By Emma-Louise Nicholls, on 16 December 2013
Last week, in a flurry of productivity I wrote the Specimen of the Week topic schedule up to Valentine’s Day. In coming up with so many specimens all at once, I asked a Student Engager what specimen they would like to read about. It is entirely her doing therefore that I ended up researching an animal that I would never have thought to be quite so exciting as it turns out to be. I almost want to put a book about them on my Christmas wish list (yes it is still ok to make a list at age 32). This week’s Specimen of the Week is…
1) Also known by the less attractive name of blow fly, the bluebottle is a common sight in British houses during the summer. Compared to other species within the UK, bluebottles are large, dark blue in colour to the point of appearing black, and have a beautiful sprinkling of silver on the abdomen (you have to look really closely). The body is wide and ‘fat’ and can vary in size from five to 13 mm in length. More on the exciting reason behind that teaser piece of information coming up in point 2.
2) The fascinating and exciting variety of body sizes found in bluebottles stems from their evolution. They have adapted in such a way that if, as larvae, that don’t receive enough food to grow up to be big and strong, they just grow up to be small and weedy, rather than die. Such scarcity of food can occur for two reasons; Firstly, flies lay a lot of eggs so competition for food upon hatching can be extremely high. Secondly, the main food source for larvae is carrion, which only lasts for a short period of time. Other than in extreme cases of starvation, a larva that accesses a severely limited level of nutrition before the food source is devoured, is only able to mature into a ‘miniature adult’. Awwww. Temperature also affects the final size of the adult bluebottle. Higher temperatures produce smaller flies, lower produces larger flies. Except in the case of temperatures in excess of 30 degrees, which don’t produce anything… this temperature is lethal to them.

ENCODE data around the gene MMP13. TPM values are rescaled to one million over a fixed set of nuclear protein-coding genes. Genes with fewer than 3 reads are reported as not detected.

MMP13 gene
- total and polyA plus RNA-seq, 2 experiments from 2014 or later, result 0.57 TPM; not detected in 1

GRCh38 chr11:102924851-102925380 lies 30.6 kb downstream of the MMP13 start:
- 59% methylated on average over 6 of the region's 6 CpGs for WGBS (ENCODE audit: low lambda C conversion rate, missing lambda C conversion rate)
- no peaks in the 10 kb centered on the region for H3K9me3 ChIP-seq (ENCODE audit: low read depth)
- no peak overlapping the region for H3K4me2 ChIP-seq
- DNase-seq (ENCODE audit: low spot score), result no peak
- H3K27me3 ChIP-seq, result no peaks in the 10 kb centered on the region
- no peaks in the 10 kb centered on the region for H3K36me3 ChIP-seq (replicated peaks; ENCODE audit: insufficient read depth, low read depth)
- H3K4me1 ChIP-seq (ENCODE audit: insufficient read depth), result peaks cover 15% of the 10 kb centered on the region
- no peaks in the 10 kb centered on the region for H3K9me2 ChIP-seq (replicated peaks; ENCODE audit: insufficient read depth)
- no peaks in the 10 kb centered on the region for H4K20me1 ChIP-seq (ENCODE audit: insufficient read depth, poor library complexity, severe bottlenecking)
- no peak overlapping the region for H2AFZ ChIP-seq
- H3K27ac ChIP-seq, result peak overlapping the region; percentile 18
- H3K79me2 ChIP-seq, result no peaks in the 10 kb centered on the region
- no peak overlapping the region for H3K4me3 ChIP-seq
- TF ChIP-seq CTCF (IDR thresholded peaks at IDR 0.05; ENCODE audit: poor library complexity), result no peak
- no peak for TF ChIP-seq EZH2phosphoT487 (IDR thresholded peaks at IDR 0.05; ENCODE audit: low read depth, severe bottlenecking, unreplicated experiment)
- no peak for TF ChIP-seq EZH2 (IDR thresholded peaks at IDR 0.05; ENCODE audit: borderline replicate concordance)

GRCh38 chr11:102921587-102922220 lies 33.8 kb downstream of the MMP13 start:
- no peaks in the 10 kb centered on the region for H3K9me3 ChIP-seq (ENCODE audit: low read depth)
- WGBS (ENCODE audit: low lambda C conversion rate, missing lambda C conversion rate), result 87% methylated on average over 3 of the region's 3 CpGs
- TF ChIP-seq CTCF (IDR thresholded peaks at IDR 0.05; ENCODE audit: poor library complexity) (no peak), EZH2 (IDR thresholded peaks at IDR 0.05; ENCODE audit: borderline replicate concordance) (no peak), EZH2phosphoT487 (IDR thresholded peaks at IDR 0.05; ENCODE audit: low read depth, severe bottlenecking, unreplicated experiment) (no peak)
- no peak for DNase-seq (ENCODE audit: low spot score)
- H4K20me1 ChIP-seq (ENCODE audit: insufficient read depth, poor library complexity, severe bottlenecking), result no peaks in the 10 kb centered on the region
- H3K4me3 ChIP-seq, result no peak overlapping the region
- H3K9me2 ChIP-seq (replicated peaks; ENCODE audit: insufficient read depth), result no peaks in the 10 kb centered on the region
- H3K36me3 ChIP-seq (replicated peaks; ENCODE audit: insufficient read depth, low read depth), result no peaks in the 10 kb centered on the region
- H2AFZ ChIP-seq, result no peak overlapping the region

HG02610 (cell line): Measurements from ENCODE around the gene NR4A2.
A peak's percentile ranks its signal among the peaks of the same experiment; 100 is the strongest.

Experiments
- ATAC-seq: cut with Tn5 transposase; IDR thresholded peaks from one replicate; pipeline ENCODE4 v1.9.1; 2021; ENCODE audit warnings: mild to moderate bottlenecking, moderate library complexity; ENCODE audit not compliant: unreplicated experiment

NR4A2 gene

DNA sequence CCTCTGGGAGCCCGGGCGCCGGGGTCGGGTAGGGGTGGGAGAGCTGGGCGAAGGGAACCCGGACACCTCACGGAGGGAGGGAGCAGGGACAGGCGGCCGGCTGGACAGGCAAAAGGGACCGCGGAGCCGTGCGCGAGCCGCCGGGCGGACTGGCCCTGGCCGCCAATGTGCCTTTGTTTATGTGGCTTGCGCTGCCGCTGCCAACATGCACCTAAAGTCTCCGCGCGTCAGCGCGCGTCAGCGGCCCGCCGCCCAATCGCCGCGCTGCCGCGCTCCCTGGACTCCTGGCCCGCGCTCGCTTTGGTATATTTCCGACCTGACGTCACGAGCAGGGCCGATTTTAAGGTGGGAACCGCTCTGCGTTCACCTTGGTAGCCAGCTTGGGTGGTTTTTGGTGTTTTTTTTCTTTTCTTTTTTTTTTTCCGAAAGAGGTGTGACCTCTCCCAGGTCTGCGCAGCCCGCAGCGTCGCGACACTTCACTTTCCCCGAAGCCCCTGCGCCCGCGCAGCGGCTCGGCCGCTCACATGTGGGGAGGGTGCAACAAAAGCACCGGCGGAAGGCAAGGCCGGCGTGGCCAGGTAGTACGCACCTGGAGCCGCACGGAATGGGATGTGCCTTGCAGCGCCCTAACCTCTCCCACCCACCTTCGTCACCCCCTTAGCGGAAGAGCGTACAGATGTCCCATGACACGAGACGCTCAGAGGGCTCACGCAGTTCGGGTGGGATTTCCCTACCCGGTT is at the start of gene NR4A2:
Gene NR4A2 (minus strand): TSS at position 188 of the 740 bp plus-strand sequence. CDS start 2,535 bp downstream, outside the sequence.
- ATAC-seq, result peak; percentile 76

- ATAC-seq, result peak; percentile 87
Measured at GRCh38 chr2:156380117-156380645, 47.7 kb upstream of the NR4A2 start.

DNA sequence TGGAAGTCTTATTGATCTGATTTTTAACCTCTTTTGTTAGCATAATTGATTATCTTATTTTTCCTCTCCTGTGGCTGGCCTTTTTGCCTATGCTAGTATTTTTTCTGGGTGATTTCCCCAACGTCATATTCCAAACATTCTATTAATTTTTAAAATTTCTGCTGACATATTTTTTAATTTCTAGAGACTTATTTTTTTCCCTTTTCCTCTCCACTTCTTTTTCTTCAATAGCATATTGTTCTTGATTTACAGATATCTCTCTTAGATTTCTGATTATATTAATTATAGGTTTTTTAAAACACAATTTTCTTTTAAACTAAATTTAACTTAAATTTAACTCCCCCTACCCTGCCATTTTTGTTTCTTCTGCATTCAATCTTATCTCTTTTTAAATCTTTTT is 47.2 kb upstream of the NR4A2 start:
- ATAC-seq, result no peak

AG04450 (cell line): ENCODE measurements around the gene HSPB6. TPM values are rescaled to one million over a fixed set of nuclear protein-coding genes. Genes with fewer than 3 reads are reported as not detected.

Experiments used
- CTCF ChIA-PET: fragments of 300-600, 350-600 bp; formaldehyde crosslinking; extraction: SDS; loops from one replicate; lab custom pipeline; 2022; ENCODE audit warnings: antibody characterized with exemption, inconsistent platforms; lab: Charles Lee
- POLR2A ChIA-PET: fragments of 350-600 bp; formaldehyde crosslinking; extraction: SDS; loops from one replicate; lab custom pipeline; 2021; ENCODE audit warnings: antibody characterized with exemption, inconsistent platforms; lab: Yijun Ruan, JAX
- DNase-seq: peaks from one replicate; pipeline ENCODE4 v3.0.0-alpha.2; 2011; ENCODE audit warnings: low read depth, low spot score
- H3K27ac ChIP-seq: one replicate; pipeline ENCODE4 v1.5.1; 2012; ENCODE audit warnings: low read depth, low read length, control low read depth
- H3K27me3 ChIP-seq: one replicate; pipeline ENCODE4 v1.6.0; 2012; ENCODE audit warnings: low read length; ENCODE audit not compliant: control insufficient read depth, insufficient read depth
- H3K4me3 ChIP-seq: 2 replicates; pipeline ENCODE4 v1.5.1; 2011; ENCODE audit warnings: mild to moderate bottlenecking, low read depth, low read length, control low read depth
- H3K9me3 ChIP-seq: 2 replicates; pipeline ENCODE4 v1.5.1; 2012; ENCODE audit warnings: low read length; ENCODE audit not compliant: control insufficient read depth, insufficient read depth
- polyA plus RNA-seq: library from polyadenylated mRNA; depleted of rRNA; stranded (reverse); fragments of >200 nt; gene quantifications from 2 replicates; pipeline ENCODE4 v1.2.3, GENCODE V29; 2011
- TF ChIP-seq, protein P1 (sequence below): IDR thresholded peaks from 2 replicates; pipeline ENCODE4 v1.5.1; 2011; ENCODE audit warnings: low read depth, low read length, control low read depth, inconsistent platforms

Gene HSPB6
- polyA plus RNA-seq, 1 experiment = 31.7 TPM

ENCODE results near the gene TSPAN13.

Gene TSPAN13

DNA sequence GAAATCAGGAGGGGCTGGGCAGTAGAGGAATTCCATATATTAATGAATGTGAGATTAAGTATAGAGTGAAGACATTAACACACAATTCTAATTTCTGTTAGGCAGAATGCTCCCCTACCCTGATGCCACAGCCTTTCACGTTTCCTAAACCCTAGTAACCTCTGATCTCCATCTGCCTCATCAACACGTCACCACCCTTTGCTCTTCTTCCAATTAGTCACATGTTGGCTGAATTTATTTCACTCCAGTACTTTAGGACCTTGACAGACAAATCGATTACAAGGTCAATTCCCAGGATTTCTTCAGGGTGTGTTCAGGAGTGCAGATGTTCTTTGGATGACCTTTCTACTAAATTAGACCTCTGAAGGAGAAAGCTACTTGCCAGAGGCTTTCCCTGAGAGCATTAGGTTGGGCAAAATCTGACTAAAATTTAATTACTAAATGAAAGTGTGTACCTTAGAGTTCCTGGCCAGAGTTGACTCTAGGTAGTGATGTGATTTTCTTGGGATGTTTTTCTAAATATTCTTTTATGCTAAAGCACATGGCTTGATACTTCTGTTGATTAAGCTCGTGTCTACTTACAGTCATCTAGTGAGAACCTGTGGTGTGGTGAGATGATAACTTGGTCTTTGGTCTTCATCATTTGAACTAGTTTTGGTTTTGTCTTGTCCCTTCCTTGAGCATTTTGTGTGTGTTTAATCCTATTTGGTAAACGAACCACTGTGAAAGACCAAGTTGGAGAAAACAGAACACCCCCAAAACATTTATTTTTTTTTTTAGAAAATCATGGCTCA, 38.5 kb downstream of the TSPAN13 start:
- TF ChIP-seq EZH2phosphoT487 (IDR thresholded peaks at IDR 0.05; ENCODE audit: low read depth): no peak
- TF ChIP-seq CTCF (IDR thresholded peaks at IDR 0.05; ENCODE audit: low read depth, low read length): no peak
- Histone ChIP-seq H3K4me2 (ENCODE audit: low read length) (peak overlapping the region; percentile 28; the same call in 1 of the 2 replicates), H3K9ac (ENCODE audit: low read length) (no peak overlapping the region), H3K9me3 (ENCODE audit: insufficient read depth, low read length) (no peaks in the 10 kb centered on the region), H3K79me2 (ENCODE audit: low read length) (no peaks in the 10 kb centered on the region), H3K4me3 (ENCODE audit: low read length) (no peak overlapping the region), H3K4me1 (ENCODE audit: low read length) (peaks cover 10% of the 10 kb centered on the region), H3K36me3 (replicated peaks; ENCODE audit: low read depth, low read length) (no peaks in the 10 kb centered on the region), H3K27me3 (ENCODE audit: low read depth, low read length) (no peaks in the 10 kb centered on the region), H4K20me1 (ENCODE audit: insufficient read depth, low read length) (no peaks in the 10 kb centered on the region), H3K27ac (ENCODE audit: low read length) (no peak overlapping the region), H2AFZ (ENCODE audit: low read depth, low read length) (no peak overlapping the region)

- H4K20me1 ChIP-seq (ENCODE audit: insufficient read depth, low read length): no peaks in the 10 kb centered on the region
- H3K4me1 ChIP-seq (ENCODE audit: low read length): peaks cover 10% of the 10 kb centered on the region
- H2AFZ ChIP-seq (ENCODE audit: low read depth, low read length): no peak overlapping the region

3) Bluebottles are super exciting if you like CSI and the like. They may be large and fat but they have a knack of locating a dead body faster than any other insect. Assuming that the body is accessible to them, bluebottles take no time at all in colonising a dead body. Now given everything I told you in point 2, it should follow logically that bluebottles can therefore be of great help to the police at crime scenes involving suspicious deaths. Forensic entomologists (people that use insects in the study of crime) are able to determine with a pretty good degree of accuracy, the ‘minimum post-mortem interval’ (i.e. how long someone’s been dead for). A bluebottle growth model is used in relation to the temperatures at the scene. I refer you back to point 2 for a more detailed read through if you are confused.
4) Now I have got you hooked on these amazing little creatures, and got you all fond of them as a species, there is a sad junction coming up in the bluebottle’s road of life. Although not confirmed for wild individuals, female bluebottles are thought to have a lifespan of just one or two months on average during the Summer, surviving just long enough to lay a single batch of eggs. During the Winter however, they survive for up to six months, using a different method depending on where they live. Bluebottle populations in the South of the UK survive the Winter in adult form, whereas in the North, they overwinter as post-feeding larvae. In the North, as the days get shorter and colder, any larvae start to enter arrested development known as diapause. A fancy word for a period of no growth and a reduction of metabolic activity. A little like hibernating.
5) If you’re eating, you may want to consider coming back to point 5 later on. Bluebottles are often observed in cases of myiasis. This one word describes a plethora of diseases all of which start as an infestation of maggots in the body of a live animal or human (I feel maggot is more appropriate here than the cute little larvae we came to know and love in points 1 to 4). Myiasis is very rare in humans (you’ll be pleased to know), most typically occurring in small mammals such as mice and hedgehogs, and more rarely reptiles such as tortoises, rather than humans.
Emma-Louise Nicholls is the Curatorial Assistant at the Grant Museum of Zoology